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MESHUGGAH Live In Maryland

By Peter Atkinson, Contributor
Friday, June 20, 2014 @ 8:38 AM


At The Fillmore In Silver Spring, June 17, 2014

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On their 25 Years of Musical Deviance tour, Swedish math-metal maestros MESHUGGAH are making sure it's the music that gets most of the attention – and not the musicians. The band spent nearly the entirety of their 100-plus minute set at The Fillmore lit only from the back, which left them looking like a quintet of dark shapes stalking the stage who could have been anybody – especially given the lightning storm of strobes and stage floor search lights that pulsed and flashed throughout and left everyone seeing spots.

But I doubt even the craftiest mimes could replicate the machinations of MESHUGGAH's stutter-step tempos and bob-and-weave arrangements – let alone do it in sync with the surgical precision the band have honed to perfection over a quarter century. And though MESHUGGAH have employed electronic percussion in the studio, there was no mistaking Tomas Haake's thundering drums as he steered the heaving, turbulent rhythms from the shadows at the back. His kick drums worked the ribs like a boxer at a speed bag.

True to the tour's moniker, the set list encompassed material from each of the band's seven albums, along with “Gods Of Rapture” from the 1994 None EP – though their latest effort, 2012's Koloss, got the most representation with four tracks. That meant some perennial favorites like “Combustion” and “Rational Gaze” were omitted to make room for the likes of “Cadaverous Mastication” and “Greed” from MESHUGGAH's 1991 debut Contradictions Collapse. But if anything that only seemed to add to the band's energy and vigor, as the less familiar material was also some of the set's most powerful. “Greed”, with the seizure-inducing strobes accompanying it's herky-jerky tempos, was stunning.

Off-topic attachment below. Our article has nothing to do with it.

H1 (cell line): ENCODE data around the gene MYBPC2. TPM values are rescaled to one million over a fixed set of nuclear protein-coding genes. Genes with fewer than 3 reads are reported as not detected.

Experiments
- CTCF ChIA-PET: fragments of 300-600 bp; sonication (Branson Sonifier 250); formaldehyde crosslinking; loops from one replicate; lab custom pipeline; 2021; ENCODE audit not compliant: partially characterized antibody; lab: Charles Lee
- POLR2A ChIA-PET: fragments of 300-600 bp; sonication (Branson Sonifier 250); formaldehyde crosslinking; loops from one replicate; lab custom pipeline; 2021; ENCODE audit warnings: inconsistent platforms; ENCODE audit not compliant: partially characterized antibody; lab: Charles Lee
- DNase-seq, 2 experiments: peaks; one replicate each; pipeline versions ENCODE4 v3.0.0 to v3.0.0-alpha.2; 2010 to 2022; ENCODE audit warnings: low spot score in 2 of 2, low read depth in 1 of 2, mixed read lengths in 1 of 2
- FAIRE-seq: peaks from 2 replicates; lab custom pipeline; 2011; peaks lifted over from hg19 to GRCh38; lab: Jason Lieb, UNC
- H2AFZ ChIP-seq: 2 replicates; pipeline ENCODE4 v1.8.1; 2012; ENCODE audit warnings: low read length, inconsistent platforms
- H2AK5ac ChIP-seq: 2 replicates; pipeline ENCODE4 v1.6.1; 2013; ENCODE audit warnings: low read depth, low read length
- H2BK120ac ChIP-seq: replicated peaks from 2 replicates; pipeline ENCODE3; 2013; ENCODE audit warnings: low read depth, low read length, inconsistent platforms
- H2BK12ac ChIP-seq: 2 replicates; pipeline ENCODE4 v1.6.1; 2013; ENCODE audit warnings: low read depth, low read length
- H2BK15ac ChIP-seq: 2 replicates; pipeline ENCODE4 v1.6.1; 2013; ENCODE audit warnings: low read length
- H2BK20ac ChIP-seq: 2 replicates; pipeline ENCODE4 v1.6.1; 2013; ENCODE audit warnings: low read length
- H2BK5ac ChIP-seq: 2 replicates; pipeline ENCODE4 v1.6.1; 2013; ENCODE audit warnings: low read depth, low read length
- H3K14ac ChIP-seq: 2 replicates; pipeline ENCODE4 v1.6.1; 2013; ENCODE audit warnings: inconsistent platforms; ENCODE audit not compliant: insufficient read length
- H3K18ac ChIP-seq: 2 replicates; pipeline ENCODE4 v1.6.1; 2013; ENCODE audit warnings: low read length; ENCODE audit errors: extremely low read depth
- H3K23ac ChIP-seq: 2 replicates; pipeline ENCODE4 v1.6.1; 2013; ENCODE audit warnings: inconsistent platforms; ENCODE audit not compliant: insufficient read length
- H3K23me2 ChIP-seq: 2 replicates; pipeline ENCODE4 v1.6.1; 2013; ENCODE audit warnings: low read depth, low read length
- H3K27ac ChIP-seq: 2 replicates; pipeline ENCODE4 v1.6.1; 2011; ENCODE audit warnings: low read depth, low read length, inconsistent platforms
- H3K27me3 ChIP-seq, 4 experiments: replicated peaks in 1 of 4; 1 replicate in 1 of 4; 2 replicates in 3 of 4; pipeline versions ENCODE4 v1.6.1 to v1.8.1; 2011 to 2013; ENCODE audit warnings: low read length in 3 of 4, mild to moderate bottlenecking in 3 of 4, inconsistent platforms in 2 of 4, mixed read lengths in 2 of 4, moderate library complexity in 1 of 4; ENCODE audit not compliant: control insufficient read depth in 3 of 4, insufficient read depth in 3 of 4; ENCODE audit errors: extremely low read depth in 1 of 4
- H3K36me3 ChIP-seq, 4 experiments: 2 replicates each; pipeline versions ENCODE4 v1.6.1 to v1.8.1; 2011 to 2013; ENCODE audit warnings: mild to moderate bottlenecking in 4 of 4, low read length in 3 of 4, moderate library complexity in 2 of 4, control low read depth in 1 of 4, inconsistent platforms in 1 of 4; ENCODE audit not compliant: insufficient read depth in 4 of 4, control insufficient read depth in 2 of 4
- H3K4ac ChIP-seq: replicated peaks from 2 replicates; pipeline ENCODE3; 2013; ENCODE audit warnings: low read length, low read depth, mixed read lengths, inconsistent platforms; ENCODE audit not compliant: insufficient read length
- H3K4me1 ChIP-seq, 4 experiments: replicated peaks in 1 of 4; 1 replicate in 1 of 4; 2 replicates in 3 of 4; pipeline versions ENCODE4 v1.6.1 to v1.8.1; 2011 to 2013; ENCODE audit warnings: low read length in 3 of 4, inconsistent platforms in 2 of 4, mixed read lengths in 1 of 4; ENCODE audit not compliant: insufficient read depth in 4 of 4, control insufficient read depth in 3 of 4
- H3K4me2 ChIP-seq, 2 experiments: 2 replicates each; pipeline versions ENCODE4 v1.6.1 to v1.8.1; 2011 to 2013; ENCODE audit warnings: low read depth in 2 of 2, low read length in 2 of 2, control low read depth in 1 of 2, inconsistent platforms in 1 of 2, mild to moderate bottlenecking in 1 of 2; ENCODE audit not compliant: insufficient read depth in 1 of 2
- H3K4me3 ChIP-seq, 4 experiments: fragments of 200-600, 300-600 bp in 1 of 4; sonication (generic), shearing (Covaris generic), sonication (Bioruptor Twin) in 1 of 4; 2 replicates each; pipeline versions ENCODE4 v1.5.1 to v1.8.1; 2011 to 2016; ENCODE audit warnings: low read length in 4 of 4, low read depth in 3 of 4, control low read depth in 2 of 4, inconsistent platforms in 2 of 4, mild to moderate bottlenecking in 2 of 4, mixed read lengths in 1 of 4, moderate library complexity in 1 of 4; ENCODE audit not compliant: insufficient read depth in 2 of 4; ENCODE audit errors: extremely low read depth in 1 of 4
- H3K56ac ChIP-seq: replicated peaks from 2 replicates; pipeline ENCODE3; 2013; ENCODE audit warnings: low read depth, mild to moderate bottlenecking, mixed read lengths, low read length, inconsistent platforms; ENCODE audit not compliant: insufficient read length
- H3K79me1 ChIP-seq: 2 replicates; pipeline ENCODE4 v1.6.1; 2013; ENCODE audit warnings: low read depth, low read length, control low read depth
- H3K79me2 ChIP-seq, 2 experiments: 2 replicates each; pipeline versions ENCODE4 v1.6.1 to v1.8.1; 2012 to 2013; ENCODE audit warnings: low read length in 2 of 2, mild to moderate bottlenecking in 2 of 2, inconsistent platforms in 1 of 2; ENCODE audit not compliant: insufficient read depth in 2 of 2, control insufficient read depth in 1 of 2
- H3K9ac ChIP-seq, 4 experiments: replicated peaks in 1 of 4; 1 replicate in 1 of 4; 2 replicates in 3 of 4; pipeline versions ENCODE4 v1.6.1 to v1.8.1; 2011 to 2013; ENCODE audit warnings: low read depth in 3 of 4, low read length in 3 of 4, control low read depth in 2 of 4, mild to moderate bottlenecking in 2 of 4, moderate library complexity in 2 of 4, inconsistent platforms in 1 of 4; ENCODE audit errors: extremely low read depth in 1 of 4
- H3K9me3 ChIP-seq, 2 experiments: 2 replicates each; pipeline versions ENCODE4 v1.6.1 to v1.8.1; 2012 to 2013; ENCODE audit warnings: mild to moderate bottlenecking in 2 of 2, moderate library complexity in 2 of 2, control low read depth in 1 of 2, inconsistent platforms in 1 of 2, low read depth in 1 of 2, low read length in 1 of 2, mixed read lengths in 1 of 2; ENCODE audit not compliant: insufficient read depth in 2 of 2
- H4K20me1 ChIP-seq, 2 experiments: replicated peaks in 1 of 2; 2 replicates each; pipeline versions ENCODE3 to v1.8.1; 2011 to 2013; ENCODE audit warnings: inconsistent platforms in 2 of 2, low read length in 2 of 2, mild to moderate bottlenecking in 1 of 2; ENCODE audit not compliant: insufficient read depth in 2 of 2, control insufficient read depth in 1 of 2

Indeed, the entire 16-song – if you include the taped “Mind's Mirror” that led into the epic, spectacularly groovy “In Death - Is Life”/”In Death – Is Death” finale – performance was nothing short of awesome, and at times awe-inspiring. The band work with dynamics and time signatures like mad scientists – I'm convinced their music is the basis for some sort of otherworldly secret code – yet they deliver it with zeal and undeniable aggression and purpose, even when they can barely be seen.

And with the bottom-heavy thrum and haymaker hooks Fredrik Thordendal and Mårten Hagström deliver with their seven- and eight-string guitars, I'm sure I'm not the only one who left The Fillmore feeling a bit wobbly and post-concussive.

The back-lighting meant frontman Jens Kidman's signature facial contortions and odd, World Wrestling Federation-style stage antics were often mostly invisible. But his commanding vocals cut through the din with authority – even though he sounded rather hoarse on the rare occasions he spoke - and his drill sergeant cadence was spot-on.

After 25 years, MESHUGGAH are as fearsome, formidable and finely tuned a metal machine as there is, and only seem to be getting better, badder and bigger with age. Let's hope they can keep it rolling.

The band picked the perfect opening act in North Carolina prog-metal nerds BETWEEN THE BURIED AND ME, whose all-over-the-place, outlandishly complex histrionics made for an enjoyable, if a bit overblown, start to the evening. The quintet are nothing if not audacious, as evidenced by their 14-plus minute opener “White Walls”, which was followed by much more of the same. Their hour-long set consisted of five songs, the shortest of which was the just under 10-minute “Lay Your Ghosts To Rest”.

But the band's prog/death/thrash/hardcore metal melange proved to be much more than an exercise in wankery, even though these guys, especially drummer Blake Richardson and lead guitarist Paul Waggoner, are ace musicians to be sure. The grand scale and theatrical, story-like construction of material made each song more of a journey than a mere performance. And the smattering of country twang and reggae asides, and frontman Thomas Giles Rogers' SUPERTRAMP-like piano and vocal bookends on the preposterously titled “Fossil Genera – A Feed From Cloud Mountain”, were clever twists that made an already captivating set all the more interesting.

Photos by Peter Atkinson






































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